Irked over complete inaction shown by the state government in finalising and implementing fire safety and other safety regulations in buildings vulnerable to man-made disasters, the Bombay High Court has observed that it has completely failed to exercise its duty for public interest.
A division bench of Chief Justice Dipankar Datta and Justice MG Sewlikar, on Monday, directed the Maharashtra government to amend the Development Plan 2034 to include safety regulations for buildings vulnerable to fire, and other man-made disasters.
The court has also directed the government to incorporate the special regulations both in the 2034 Development Control and Promotion Regulations (DCPR), and the unified DCPR. “We direct the state to conduct a proper study and research and to take all steps to include the regulations and stipulations of the National Building Code in the DCPR 2034 and the Unified DCPR,” said HC.
The judges were even unsatisfied with the government's explanation that they haven't been able to implement the safety regulations since 2008 due to a fire at the Mantralaya building in 2012, in which the concerned records were destroyed.
“The apathy of the state government is telling. The state in its affidavit, refers to a fire at Mantralaya in which all documents from 2009 were destroyed. The State says there was no deliberate omission on its part, but because of destruction of record due to the fire, the issue remained unaddressed,” noted HC in its order.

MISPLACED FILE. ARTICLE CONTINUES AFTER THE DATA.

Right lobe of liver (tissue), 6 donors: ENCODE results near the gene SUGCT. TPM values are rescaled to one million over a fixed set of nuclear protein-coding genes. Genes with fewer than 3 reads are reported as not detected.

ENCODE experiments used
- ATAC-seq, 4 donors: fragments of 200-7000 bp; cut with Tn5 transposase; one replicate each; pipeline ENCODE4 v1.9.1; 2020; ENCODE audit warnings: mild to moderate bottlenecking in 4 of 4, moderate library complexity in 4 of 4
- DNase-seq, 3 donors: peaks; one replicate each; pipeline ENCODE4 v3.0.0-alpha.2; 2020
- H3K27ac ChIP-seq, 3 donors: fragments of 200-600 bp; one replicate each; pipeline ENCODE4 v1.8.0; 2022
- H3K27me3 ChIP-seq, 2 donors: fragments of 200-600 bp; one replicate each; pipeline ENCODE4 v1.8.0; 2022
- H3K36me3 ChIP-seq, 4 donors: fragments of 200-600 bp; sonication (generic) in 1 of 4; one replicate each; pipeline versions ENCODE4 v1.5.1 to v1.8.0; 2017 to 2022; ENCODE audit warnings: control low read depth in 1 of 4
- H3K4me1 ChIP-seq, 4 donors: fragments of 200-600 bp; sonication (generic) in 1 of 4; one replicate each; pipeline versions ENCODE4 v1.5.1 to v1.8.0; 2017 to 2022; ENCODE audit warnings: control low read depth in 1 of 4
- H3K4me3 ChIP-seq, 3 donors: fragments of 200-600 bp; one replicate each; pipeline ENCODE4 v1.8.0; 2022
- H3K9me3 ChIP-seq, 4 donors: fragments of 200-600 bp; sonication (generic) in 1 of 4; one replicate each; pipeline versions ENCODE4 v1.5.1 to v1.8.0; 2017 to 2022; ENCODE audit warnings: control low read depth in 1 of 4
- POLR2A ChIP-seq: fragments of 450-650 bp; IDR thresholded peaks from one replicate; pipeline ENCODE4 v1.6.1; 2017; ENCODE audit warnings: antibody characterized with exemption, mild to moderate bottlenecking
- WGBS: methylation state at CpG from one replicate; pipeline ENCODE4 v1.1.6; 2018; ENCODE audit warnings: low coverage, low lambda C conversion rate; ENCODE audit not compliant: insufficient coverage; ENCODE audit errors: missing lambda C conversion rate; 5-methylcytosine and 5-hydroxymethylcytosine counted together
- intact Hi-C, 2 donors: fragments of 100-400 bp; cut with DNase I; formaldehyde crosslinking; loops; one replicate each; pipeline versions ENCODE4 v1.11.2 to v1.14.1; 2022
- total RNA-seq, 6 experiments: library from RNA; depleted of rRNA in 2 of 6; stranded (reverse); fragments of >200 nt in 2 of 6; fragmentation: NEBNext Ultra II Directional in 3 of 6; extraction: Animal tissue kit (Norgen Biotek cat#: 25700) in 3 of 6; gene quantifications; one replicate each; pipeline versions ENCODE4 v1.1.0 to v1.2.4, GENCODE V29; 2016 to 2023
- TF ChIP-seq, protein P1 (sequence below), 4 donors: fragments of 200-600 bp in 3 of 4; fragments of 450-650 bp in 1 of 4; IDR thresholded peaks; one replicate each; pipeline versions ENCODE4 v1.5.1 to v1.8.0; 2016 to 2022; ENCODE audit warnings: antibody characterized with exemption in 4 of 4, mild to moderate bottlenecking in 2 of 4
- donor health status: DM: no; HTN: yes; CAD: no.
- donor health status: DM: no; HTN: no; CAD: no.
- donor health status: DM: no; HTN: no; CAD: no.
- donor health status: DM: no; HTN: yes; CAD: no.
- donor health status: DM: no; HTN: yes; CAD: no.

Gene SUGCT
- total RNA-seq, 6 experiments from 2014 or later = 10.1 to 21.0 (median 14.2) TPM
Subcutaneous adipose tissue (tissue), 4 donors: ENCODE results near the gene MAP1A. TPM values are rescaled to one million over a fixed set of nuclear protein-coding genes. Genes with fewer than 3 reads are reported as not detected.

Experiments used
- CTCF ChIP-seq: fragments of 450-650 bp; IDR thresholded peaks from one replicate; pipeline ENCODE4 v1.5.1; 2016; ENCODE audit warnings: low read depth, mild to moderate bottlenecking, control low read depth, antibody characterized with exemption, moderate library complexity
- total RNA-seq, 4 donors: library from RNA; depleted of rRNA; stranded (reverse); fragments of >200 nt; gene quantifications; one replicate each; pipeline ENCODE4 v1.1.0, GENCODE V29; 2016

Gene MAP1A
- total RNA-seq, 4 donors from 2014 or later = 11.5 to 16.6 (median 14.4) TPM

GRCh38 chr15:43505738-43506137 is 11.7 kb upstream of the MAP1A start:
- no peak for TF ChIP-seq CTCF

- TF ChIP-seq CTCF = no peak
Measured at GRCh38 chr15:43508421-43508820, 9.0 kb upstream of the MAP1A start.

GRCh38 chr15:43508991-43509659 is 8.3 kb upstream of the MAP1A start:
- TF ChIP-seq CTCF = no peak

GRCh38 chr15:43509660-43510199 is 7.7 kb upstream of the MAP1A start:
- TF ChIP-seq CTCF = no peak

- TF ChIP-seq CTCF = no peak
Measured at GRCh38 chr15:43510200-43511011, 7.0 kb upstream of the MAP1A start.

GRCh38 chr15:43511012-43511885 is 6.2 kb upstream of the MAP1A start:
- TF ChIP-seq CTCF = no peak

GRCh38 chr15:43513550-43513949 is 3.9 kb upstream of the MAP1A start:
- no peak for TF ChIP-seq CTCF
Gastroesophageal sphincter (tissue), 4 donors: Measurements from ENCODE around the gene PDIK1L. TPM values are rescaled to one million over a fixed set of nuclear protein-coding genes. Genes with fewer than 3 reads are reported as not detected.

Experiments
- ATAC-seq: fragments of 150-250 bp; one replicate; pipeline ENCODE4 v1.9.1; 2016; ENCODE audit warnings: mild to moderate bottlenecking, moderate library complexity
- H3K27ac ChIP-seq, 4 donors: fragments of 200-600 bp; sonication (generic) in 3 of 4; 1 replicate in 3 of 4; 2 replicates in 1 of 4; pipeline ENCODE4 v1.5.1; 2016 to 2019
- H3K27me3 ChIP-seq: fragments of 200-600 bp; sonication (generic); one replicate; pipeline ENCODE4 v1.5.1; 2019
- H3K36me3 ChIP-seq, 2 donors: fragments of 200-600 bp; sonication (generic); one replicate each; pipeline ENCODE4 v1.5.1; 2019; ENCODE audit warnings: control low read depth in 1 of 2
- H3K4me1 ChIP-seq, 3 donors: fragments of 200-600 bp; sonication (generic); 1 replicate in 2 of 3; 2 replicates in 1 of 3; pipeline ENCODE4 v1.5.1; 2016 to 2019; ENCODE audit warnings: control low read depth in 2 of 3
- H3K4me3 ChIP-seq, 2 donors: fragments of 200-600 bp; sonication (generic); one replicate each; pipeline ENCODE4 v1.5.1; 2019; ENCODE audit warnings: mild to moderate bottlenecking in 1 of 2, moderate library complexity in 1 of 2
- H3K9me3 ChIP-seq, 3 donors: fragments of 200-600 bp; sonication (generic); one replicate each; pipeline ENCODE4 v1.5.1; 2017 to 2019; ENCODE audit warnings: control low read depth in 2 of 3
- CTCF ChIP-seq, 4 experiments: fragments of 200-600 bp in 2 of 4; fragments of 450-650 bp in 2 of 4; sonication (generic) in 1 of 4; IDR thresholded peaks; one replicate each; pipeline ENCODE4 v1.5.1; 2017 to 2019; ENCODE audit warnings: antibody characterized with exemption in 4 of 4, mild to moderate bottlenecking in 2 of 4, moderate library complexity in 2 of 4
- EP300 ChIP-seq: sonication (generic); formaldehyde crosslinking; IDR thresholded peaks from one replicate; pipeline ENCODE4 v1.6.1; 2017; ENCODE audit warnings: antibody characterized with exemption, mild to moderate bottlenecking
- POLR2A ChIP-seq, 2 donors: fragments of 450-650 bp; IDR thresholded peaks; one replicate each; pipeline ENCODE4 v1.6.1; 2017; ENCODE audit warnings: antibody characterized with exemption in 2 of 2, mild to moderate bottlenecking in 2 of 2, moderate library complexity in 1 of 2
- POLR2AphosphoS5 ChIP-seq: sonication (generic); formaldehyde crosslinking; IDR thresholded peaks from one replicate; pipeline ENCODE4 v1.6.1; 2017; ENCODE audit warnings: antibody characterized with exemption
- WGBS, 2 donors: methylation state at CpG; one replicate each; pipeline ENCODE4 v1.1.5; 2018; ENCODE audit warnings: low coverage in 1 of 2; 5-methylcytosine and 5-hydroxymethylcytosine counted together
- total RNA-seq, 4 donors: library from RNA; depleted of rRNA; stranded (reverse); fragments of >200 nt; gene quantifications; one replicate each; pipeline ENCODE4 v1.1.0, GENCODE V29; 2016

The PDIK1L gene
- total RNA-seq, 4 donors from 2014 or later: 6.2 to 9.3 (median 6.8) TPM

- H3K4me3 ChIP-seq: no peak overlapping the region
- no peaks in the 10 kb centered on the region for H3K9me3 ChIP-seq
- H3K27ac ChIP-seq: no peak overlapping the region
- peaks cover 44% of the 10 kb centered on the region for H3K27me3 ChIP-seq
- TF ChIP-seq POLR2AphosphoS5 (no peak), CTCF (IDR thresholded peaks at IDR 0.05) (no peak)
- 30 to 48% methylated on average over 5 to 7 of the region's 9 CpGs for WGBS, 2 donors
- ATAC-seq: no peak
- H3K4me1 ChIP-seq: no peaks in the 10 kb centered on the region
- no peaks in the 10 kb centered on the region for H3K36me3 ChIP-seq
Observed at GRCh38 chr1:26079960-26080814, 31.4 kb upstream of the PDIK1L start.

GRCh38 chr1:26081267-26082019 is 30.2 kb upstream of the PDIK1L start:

The court further added: “We are constrained to observe that this is yet another case where the state government has failed to justify its complete inaction. Notwithstanding the fire, the state didn't find it difficult to come up with the 2034 Development Plan.”
The HC was hearing a PIL filed by advocates Abha Singh and Aditya Pratap Singh seeking enforcement of the safety regulations in buildings vulnerable to man-made disasters.
The government formulated the draft special safety regulations after the 26/11 terror attacks that took place in the city in 2008. These regulations were notified in February 2009, and soon after, the government called for objections and suggestions from the public. After public sent their suggestions and objections, nothing further was done.
The government informed the HC, in an affidavit, that it proposed to constitute another expert panel to come up with fresh safety regulations that will factor in “advanced technology”. The affidavit, filed by deputy director of Town Planning Shrikant Deshmukh, justified the inaction stating that its not as if the government has not deliberately addressed the issue, “but because of the documents/ decisions taken by the officers at the time, got destroyed (in Mantralaya fire), the issue never came up for consideration and hence the issue remained unaddressed”.
HC however, dismissed the submission saying that the state should have made earnest endeavours to implement the safety guidelines. It also took note of the National Building Code too provided for implementation of such safety norms.
The HC has directed the government to report on the developments made by July 18.